A federal court in California recently granted a summary judgment motion filed by Blue Shield of California (“Blue Shield”), allowing it to avoid liability for alleged violations of the Telephone Consumer Protection Act (“TCPA”). Blue Shield relied on arguments of lack of standing under the Supreme Court’s decision in Spokeo, Inc. v. Robins, as well as an argument that it had the requisite consent to send the subject informational text message.

On what grounds did the Court absolve Blue Shield from TCPA-related liability?

Blue Shield ultimately escaped TCPA-related liability in this putative class action as a result of the court finding that it had the necessary consent to send an informational text to the plaintiff. The court’s decision focused largely on the distinction between text messages that contain advertisements, in which the sender must obtain prior express written consent from the recipient, and informational text messages, in which a sender must only have prior express consent from the recipient. Here, Blue Shield was deemed to have obtained such prior express consent by virtue of the fact that plaintiff had provided her cell phone number as part of her application for health coverage with Blue Shield. Accordingly, Blue Shield’s informational text message, a notification required to be sent pursuant to the Affordable Care Act by health insurers who intend to modify a subscriber’s insurance plan, was found to be closely related enough to the circumstances under which plaintiff had previously provided her prior express consent, thus exempting Blue Shield from liability under the TCPA.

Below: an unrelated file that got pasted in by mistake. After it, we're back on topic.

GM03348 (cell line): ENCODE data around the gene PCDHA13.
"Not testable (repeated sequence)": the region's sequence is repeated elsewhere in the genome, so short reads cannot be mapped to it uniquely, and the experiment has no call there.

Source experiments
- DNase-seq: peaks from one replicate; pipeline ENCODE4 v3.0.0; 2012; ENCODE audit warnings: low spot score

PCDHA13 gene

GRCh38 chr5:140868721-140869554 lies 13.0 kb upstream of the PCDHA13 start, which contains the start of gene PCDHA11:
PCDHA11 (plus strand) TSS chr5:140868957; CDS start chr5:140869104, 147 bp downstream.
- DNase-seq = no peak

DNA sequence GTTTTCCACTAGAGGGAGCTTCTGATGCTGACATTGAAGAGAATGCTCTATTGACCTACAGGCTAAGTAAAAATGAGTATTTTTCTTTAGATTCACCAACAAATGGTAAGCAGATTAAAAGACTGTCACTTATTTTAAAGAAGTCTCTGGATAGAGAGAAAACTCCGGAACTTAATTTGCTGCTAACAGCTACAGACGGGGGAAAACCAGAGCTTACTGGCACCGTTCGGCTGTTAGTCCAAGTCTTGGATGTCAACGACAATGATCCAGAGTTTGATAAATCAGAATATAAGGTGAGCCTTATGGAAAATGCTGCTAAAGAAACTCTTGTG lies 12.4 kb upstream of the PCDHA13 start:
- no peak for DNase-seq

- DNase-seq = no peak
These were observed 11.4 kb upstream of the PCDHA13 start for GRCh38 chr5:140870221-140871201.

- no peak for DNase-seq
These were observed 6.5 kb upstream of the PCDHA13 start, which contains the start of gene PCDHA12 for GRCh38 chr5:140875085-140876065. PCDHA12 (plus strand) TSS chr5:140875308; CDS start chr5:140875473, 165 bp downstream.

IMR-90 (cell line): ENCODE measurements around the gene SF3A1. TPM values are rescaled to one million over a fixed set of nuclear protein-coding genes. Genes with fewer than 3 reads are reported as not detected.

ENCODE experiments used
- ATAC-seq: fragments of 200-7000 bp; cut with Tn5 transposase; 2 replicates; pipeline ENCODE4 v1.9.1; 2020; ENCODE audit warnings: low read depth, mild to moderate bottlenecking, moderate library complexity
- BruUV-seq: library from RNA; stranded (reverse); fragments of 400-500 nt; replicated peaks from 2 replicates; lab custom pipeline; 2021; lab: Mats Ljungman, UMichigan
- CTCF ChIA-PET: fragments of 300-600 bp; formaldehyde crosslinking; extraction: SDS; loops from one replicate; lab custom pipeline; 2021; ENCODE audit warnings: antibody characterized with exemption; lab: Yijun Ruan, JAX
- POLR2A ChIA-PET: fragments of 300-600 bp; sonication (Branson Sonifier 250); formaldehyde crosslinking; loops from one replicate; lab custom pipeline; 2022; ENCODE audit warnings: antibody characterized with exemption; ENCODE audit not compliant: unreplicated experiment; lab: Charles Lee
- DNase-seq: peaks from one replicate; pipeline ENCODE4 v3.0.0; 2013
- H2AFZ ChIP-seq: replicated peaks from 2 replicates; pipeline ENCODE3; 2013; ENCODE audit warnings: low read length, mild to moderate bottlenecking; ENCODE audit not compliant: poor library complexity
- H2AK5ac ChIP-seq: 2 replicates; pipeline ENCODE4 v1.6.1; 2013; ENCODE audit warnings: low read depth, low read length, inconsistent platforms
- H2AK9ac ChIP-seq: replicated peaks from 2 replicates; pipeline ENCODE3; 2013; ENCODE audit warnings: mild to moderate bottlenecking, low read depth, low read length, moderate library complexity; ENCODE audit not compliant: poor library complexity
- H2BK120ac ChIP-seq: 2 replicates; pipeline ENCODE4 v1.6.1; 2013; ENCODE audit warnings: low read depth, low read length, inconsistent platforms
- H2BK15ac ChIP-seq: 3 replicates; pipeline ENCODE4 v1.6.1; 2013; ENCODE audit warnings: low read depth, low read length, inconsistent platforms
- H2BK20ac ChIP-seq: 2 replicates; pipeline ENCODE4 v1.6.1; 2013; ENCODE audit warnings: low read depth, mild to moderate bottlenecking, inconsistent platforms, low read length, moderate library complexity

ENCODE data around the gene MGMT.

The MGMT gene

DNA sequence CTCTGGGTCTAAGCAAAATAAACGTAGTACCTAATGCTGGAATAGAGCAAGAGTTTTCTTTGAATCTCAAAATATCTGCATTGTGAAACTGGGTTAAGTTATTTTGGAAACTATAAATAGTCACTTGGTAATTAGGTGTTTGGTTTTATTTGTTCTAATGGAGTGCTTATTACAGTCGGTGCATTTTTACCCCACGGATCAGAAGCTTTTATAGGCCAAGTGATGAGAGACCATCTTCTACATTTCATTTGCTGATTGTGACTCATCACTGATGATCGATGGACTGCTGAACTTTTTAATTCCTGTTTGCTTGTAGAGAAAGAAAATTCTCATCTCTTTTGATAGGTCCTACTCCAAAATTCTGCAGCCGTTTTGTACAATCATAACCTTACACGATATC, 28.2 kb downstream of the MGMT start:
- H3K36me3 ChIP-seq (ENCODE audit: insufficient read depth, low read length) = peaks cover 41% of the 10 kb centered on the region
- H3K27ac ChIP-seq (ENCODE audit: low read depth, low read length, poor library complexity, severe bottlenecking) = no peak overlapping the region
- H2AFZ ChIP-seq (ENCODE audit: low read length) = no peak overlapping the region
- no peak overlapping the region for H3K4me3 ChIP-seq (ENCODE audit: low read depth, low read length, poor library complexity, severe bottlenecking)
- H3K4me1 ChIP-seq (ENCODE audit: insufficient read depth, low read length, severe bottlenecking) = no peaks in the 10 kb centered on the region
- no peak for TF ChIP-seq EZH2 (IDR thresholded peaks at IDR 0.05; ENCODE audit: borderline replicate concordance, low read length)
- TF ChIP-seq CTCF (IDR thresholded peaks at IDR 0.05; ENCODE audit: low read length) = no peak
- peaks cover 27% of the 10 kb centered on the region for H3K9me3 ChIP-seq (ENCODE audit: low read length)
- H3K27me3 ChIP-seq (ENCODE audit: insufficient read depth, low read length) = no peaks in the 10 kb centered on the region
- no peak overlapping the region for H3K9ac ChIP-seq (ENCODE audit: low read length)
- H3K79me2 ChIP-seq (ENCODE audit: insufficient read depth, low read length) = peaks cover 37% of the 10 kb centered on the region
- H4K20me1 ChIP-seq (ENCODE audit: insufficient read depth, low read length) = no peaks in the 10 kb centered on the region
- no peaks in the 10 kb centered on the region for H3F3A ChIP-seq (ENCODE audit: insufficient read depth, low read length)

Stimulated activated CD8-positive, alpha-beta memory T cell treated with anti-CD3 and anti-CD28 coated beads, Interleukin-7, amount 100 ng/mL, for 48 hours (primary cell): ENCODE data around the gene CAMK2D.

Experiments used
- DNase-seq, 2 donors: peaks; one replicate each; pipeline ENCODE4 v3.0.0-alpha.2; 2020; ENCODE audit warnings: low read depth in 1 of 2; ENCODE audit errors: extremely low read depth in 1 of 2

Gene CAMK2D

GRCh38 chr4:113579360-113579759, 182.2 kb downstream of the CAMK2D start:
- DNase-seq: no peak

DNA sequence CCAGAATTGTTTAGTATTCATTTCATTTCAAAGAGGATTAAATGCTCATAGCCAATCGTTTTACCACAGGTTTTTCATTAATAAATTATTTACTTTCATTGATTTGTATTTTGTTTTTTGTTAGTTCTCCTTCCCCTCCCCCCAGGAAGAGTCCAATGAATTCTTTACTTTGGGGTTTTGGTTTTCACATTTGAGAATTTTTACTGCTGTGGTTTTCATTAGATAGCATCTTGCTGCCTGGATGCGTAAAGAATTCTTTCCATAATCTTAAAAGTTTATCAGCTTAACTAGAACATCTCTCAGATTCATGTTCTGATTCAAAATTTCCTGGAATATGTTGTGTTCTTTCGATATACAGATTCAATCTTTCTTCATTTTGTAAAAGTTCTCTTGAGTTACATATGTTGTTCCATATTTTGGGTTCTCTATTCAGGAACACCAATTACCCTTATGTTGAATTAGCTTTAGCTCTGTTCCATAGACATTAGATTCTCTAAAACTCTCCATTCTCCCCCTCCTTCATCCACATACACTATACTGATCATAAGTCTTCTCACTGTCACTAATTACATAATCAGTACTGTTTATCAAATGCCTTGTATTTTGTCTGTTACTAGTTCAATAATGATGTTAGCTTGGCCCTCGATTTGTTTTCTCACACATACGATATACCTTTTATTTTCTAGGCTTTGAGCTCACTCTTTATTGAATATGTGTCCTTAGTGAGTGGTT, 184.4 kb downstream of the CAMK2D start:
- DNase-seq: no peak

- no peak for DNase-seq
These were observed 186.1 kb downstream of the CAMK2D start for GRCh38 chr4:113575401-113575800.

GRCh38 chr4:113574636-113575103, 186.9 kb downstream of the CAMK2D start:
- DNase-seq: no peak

It is important to note, however, that the court denied the Spokeo-based argument raised by Blue Shield. The court held that alleged TCPA violations inherently cause sufficient particularized harm through invasion of one’s privacy, and that a plaintiff should not be deemed to lack standing to bring a TCPA claim in the absence of allegations of more concrete injury beyond the mere receipt of a violative call or text message.

Protect Your Business from TCPA-Related Liability

This case demonstrates the continued aggressive pursuit of telemarketers for alleged autodialer-related TCPA violations in the text message marketing space. Typically, a text message marketer is required to obtain the prior express written consent of the recipient before sending a text message. However, this case highlights the fact that the consent threshold for informational text messages, as opposed to advertising text messages, is somewhat lower insofar as no written consent is required prior to sending such a text message. Regardless of the nature of the text message, given the regulatory environment, it is imperative to have telemarketing practices and procedures examined by experienced counsel prior to embarking on any telemarketing campaign.